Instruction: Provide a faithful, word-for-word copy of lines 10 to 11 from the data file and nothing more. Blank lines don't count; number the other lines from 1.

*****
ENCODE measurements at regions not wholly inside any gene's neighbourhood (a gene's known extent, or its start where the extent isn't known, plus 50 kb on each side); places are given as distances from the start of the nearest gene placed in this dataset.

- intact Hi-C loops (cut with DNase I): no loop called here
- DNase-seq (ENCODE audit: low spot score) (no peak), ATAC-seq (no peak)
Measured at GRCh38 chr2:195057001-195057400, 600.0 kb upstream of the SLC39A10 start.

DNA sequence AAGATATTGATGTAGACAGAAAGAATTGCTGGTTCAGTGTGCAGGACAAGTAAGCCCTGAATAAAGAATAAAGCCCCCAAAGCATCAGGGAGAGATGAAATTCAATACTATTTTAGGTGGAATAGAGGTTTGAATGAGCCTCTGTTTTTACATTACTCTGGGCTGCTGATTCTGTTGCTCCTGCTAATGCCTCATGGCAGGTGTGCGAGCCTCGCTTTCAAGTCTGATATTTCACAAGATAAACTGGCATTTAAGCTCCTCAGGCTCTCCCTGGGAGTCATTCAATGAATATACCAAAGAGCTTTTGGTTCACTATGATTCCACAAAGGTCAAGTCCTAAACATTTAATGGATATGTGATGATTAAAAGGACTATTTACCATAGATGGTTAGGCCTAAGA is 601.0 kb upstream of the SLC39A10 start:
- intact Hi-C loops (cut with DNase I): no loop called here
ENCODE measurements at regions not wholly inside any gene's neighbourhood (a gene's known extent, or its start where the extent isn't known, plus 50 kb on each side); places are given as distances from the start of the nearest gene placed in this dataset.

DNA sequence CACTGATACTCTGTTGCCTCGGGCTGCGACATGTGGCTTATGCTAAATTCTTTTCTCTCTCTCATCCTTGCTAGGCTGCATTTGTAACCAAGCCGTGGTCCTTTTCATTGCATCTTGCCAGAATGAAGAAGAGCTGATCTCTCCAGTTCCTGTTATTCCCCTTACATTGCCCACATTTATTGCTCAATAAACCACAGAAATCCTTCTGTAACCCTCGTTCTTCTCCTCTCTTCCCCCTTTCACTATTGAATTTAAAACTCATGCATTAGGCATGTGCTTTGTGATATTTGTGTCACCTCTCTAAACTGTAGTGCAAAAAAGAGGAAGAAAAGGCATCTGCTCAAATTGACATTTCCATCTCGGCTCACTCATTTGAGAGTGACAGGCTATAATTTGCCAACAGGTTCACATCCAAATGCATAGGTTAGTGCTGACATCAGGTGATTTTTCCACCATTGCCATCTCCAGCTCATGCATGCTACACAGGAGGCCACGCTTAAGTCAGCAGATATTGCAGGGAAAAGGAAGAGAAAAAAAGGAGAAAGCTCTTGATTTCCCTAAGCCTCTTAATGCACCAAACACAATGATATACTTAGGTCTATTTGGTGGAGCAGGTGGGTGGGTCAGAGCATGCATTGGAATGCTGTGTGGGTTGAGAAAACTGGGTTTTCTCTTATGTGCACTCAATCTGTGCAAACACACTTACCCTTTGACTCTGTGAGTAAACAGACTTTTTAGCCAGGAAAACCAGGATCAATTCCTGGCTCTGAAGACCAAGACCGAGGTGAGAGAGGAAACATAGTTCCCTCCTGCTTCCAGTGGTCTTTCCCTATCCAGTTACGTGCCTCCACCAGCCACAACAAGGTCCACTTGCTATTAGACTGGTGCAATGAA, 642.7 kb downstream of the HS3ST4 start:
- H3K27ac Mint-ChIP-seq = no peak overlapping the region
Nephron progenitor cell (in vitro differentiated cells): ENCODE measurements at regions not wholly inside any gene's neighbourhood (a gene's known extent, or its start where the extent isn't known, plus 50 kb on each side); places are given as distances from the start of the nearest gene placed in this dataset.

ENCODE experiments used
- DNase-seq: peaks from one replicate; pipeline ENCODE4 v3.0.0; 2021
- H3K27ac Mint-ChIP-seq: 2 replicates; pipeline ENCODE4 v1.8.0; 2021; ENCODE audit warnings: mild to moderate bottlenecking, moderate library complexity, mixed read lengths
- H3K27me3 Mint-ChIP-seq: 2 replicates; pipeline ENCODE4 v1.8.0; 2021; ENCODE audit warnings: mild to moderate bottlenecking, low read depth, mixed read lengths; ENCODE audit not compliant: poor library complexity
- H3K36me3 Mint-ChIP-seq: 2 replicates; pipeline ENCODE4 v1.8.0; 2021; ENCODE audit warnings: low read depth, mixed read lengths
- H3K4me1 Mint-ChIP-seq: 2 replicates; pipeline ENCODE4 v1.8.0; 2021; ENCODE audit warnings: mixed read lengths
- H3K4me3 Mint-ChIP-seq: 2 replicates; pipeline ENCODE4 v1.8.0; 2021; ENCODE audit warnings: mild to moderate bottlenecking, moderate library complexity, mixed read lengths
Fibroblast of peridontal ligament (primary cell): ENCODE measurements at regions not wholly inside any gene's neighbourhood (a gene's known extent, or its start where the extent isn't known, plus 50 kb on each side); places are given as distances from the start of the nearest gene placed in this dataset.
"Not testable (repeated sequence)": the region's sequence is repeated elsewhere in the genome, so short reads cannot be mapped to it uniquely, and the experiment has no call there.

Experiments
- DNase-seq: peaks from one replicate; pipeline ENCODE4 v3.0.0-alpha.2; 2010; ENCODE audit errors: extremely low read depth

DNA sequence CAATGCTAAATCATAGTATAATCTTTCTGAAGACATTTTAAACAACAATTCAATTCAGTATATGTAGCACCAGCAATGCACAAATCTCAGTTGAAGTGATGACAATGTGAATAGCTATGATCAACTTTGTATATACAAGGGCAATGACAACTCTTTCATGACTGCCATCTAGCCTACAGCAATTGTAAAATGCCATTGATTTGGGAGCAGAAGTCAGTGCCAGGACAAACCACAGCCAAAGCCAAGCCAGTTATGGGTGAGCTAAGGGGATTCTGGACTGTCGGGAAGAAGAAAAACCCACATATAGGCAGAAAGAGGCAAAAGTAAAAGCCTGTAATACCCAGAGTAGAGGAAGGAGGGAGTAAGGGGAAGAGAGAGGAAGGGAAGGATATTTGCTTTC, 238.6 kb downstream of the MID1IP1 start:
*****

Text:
Nephron progenitor cell (in vitro differentiated cells): ENCODE measurements at regions not wholly inside any gene's neighbourhood (a gene's known extent, or its start where the extent isn't known, plus 50 kb on each side); places are given as distances from the start of the nearest gene placed in this dataset.

ENCODE experiments used